Music collection / playing notes

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On unified tag access

mutagen notes




Replay-gaining of digital music means ensuring that all your music plays at roughly the same volume level, so that you don't have to frequently run to your volume dial.

Because songs don't have the same volume out of the box.

Even if there were a standard that everyone kept to (there isn't really), there are other reasons for variation. For example, classical music may well have long subtle bits and occasional loudness, and acoustic playing tends to have a lot more loudness variation.

Additionally, there is dynamic compression (see loudness wars), which amounts to different music types from different eras sounding a little louder even on the same medium.

Approximately the same volume, because songs and styles that have a lot of difference over time beg the question what you really want to happen, (If going by averages, that will still sound quieter than a relatively constant-volume rock song played after it) and the mentioned dynamic range compression messes with the perception of loudness.

There are programs to do this for you. They adjust towards a given level , and depending on the file type in question may either

  • tag the file to note the adjustment necessary
your player will have to support this too
  • or alter the file to play at that level (this is fairly simply in MP3 without re-encoding: a frame's gain is a field you can easily pick out and alter without any other decoding).

There is also a difference between:

  • per-album replay-gaining calculates the average volume of an album and applies the same adjustment for all tracks
useful to have it be seamless between songs on that album
  • per-track replay-gaining calculates and alters gain for each individually
better consistency of volume between arbitrary songs. Slight jump within the same album.

In a lot of cases the jumps within an album aren't very noticeable (because most albums are mastered similarly, and have silence inbetween) though you may care when songs flow directly into each other.

More technically

For a longer list, see [1]



On linux

The following does track gain (and forgets album consistency).

I have

  • mp3
    • install mp3gain
    • run
      nice -n 19 ionice -c3 find /data/Music -iname '*.mp3' -exec mp3gain -r -k \{\} \;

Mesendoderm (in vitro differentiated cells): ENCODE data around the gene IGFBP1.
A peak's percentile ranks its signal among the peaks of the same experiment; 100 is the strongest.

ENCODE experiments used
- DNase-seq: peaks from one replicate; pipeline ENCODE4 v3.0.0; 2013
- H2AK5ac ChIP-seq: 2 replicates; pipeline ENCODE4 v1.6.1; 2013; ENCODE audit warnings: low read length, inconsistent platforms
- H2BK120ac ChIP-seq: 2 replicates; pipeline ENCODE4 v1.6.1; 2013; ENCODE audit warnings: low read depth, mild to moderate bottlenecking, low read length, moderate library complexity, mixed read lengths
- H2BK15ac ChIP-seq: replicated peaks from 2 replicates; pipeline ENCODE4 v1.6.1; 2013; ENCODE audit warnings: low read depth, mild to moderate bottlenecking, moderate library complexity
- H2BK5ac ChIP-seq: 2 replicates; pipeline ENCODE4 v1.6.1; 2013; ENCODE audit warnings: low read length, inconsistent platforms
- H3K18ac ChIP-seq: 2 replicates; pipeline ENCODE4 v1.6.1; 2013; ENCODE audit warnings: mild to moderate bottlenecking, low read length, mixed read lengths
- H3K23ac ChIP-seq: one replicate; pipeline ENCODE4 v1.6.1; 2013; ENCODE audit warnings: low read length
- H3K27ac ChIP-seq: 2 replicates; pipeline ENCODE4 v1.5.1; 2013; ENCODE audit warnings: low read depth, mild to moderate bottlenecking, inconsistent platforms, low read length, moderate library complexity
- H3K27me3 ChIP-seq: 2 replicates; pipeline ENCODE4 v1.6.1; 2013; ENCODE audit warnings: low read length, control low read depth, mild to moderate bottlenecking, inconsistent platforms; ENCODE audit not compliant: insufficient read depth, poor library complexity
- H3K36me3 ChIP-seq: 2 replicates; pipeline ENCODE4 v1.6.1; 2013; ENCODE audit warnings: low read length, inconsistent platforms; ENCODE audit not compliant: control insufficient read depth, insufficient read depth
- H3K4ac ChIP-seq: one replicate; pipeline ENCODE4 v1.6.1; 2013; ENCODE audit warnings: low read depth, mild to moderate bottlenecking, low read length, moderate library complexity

(probably via cron)
-r means track gain,
-k means lowering the target volume if the default means it will clip somewhere. (no distortion is more important to me than exactly the same volume)
  • ogg
    • install vorbisgain.
    • run
      nice -n 19 ionice -c3 find /data/Music -iname '*.ogg' -exec vorbisgain -f -s \{\} \;
-f means it will only calculate for files when a tag isn't present. (should be default behaviour, really)
-s makes it more robust when you accidentally hand a bad file to vorbis

The basic niceness is for non-aggressive CPU use, the ionice for non-aggressive disk use (if you don't have ionice, omit the ionice -c3). Both are optional.

Foobar2000 notes


I'm currently fond of Columns UI with the Genre/Artist/Album lists on top (fairly iTunes-style).


Grouping applies after sorting, and combines things with the same value into a section - by default, each artist+album combination becomes a section, which means you'll see albums as chunks (when sorting by album or artist)


  • When sorted as intended, this is visually understandable (and relatively minimal)
Note that depending on UI you also get the artwork column


  • Odd results when sorting by anything else.
  • When you sort via clicking on a column header, it takes a while getting albums sorted by track number
I work around this by replacing artist, album, and tracknumber with one one field showing
%artist% - %album% - %track%
(and sorting by
($if2(%albumartist%,%artist%) %artist%) - %album% - %track%
I skip around by searching
  • can lead to a lot of one-item pseudo-albums (in the case of selective live songs, cover, etc)
you may prefer grouping per artist. And/or the sorting mentioned in the previous point
(note that if you've auto-tagged things and have a lot of single-per-'nineties hits' or such, consider removing that album


Autoplaylists are backed by queries.

Previously mostly created configured via its own manager (or album list).

Since 0.9.5 they are probably most easily created via the Library search (not playlist search) window:
button → Create Autoplaylist

Once they exist you can edit their search query.

See the query syntax.


  • All music (exclude known non-music), according to your genre/path organization, e.g.
NOT %genre% HAS spoken AND NOT %path% HAS MusicVideo

  • recently modified
%last_modified% DURING LAST 2 WEEKS

  • Stored locally (not on network), e.g.
%path% HAS "C:\" OR %path% HAS "D:\" 

  • useful stuff missing (note: no %, this is about the field, not the value from it)
title MISSING OR artist MISSING OR genre MISSING AND NOT %path% HAS MusicVideo

  • title, album, or artist missing (also the difficult way)
("$if($meta_test(title,album,artist),1,0)" IS 0)

  • artist name is all-uppercase
("$if($strstr(%artist%,$upper(%artist%)),1,0)" IS 1) 
you may want to add
AND (NOT %artist% MISSING )

See also

Genre split

You can use multiple genres for each song, because foobar splits the values in genre tags (and others).

By default it seems to split on
(and ignores leading whitespace(verify))

When tagging elsewhere you may see the separators in foobar (why exactly?(verify)) - when that happens, go to the Properties (tagging) window, right-click on the Genre field, select 'Split values...' and OK both windows.

Playlist format


Useful extensions